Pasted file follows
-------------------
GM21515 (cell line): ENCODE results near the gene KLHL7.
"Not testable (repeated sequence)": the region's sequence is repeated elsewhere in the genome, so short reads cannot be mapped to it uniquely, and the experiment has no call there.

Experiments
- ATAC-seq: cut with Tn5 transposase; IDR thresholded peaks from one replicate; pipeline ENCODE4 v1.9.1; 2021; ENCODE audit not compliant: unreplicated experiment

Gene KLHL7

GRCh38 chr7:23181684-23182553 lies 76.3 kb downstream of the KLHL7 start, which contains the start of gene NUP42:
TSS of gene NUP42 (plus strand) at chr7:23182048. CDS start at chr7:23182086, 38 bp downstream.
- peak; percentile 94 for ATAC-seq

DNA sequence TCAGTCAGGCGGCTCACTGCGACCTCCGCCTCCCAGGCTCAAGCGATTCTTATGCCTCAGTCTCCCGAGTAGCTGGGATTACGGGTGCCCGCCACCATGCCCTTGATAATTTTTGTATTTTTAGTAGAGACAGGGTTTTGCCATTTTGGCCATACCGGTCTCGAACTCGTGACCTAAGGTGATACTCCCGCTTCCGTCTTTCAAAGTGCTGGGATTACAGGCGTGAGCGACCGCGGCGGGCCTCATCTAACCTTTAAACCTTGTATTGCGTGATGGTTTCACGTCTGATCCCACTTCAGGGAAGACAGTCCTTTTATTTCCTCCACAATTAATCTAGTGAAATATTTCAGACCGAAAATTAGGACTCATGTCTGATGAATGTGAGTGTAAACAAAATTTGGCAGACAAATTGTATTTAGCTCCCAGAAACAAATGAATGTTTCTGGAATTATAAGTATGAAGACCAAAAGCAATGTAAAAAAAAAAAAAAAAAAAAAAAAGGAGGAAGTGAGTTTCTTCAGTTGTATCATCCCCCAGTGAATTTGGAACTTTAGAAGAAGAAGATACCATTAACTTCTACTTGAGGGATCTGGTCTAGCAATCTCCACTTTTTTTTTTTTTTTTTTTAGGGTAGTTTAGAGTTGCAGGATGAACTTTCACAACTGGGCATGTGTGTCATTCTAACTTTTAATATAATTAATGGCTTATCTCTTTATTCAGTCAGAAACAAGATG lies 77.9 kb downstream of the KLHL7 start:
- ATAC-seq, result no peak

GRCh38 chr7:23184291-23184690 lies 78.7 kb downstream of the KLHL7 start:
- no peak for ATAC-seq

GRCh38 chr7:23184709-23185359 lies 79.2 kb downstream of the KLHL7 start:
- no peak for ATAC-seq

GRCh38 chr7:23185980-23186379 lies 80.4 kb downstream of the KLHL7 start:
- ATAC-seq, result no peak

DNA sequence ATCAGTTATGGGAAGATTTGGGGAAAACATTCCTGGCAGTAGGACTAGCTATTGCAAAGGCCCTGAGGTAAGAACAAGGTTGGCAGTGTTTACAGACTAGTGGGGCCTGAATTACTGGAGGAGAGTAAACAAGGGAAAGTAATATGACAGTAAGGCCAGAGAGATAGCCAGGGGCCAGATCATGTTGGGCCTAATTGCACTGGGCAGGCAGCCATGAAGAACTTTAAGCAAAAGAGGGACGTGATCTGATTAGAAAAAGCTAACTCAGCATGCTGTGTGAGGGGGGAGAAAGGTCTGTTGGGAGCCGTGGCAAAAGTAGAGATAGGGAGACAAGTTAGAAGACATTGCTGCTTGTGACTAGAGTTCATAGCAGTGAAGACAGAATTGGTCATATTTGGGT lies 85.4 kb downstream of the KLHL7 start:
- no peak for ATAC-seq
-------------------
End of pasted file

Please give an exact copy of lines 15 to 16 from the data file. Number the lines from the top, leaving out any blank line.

GRCh38 chr7:23185980-23186379 lies 80.4 kb downstream of the KLHL7 start:
- ATAC-seq, result no peak